If you are intrigued to know more about Selenium 4, you can further deep-dive into our blog on what is new in Selenium 4.
Why Selenium for Automation Testing?
- Open source: Since it is an open-source tool, it doesn’t require any licensing costs, giving it an upper hand over other test automation tools.
- Tool for every need: As Selenium has a suite of tools, it suits every need of the users. You can use various tools like Selenium WebDriver, Selenium Grid, and Selenium IDE for fulfilling your different needs.
- The Browser and Operating System support: Selenium supports different browsers and browser versions of Chrome, Firefox, Opera, Internet Explorer, Edge, Safari, etc., including the latest and legacy ones. It also supports operating systems like Windows, Linux, Mac, etc., thus making it flexible to use.
- Community Support: Selenium has an active open community that helps you solve your issues and queries related to them. This makes it the best choice as your automation testing tool.
With many frameworks available for web automation testing, Selenium has grown from strength to strength and is now the go-to framework for web automation testing. However, in my opinion, Cypress vs Selenium comparison is still relevant in the field of web testing.
Selenium’s benefits are vast, and its drawbacks are few, but it’s essential to understand the framework’s drawbacks before incorporating it into your project.
- Automation of Windows-based applications is not possible.
- No in-built reporting mechanism.
- Automating Captcha and QR code is not possible using Selenium WebDriver.
- Selenium WebDriver does not support parallel testing.
Though Selenium comes with a lot of features to leverage, its true potential can be evaluated only over a cloud-based Selenium Grid. By the end of this tutorial on Selenium automation testing, you will be in a better position to run Selenium tests on local Selenium Grid and cloud Selenium Grid.
The cross browser testing platforms of LambdaTest allow you to bring your website to the next level by providing a secure, scalable, and reliable online Selenium Grid that lets you run Selenium tests in parallel on 3,000+ online browsers and platforms configuration.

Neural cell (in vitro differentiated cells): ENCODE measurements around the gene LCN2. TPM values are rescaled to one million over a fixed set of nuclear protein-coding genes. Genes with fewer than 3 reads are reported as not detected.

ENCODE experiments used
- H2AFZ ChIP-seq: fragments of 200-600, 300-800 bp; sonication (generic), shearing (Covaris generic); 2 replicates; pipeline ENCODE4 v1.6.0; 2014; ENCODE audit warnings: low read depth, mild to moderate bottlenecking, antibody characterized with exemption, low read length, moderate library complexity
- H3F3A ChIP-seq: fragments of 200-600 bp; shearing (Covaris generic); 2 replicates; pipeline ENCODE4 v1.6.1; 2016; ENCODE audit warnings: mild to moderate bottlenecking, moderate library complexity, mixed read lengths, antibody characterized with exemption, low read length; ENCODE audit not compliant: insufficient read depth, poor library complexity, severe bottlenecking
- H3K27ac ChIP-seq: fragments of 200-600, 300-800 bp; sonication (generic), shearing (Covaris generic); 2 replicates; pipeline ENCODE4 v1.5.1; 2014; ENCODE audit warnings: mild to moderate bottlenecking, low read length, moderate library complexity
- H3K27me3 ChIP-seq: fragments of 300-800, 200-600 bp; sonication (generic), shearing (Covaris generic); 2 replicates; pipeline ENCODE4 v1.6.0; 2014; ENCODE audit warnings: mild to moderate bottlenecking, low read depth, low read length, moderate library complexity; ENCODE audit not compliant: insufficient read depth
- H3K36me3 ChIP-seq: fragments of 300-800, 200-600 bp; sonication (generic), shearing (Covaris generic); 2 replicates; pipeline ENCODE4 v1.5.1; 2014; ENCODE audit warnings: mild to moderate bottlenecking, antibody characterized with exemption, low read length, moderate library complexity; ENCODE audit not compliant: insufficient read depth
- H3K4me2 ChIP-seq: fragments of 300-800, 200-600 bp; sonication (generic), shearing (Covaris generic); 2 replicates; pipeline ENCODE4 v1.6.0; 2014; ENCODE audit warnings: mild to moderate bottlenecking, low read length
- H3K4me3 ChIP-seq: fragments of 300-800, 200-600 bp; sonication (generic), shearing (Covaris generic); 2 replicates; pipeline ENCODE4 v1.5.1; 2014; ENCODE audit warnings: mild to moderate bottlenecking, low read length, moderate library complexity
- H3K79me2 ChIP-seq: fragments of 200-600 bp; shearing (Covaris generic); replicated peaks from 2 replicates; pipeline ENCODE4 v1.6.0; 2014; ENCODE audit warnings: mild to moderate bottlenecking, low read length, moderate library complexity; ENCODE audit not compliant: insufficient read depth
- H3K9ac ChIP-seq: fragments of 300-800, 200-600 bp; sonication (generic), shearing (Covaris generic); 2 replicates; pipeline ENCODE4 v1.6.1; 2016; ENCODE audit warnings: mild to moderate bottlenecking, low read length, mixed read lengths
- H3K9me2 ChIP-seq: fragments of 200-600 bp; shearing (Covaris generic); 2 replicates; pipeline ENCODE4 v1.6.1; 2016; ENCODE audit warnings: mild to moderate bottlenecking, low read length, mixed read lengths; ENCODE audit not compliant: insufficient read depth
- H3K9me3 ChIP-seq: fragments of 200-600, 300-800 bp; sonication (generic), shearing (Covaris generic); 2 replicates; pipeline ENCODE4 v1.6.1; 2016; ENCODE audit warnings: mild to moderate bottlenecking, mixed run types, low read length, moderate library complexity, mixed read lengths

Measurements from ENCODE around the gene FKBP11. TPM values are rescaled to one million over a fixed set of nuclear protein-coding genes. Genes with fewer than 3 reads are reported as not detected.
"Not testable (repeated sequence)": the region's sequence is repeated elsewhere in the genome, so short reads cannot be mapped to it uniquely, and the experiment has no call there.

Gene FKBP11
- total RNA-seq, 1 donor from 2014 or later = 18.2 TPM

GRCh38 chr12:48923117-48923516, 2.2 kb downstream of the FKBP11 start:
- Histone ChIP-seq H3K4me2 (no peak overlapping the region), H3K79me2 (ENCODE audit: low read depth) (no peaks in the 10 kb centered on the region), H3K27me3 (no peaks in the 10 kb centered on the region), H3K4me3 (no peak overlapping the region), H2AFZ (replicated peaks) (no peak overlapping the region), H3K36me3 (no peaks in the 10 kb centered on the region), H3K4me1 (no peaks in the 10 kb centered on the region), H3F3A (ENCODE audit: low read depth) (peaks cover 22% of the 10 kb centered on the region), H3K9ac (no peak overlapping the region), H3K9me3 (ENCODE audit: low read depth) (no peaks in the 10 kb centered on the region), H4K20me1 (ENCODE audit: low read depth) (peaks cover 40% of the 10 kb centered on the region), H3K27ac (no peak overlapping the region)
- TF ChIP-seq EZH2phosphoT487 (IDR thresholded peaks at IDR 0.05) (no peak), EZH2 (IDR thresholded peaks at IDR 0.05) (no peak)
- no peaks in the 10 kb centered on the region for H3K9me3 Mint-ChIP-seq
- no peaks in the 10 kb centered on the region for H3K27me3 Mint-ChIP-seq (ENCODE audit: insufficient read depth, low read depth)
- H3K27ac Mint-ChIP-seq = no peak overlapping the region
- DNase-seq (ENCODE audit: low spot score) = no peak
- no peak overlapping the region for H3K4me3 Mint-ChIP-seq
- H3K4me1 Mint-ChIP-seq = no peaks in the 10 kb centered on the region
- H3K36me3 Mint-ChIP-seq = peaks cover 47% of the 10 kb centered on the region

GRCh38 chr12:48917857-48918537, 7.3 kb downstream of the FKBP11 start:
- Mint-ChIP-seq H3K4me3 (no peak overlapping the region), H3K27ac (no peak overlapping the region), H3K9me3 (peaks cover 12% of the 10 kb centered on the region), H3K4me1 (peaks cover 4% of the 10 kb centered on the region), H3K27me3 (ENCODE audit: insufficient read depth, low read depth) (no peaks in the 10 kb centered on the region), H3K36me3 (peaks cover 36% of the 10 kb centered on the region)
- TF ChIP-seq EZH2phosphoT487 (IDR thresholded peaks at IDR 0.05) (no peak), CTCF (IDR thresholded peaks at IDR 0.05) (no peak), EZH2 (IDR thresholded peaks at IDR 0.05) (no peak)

This certification is for anyone who wants to stay ahead among professionals who are growing their career in Selenium automation testing.
Here’s a short glimpse of the Selenium 101 certification from LambdaTest:
Getting Started with Selenium Automation Testing
Selenium is a very popular automated testing framework for web applications. It is a browser-based automation framework that simulates user actions and automates the testing process. Selenium supports different browsers like Firefox, IE, Chrome, etc. Therefore, it can be used for both functional and non-functional testing. In addition, Selenium provides APIs and extensions in most programming languages to automate web applications using this framework.
To use Selenium in your automation project, you need to install the language bindings libraries for your programming language of choice and the Selenium WebDriver binaries for the browsers you want to test in.
In this section, we will discuss how you can get started with Selenium automation testing.
In this blog section on getting started with Selenium automation testing, we will see how to install and configure Selenium with Java as a programming language.
Java Development Kit (JDK) is a prerequisite for running Eclipse IDE on your computer. So you have to install and configure it before running the Eclipse IDE. JDK can be downloaded from the Java Downloads website.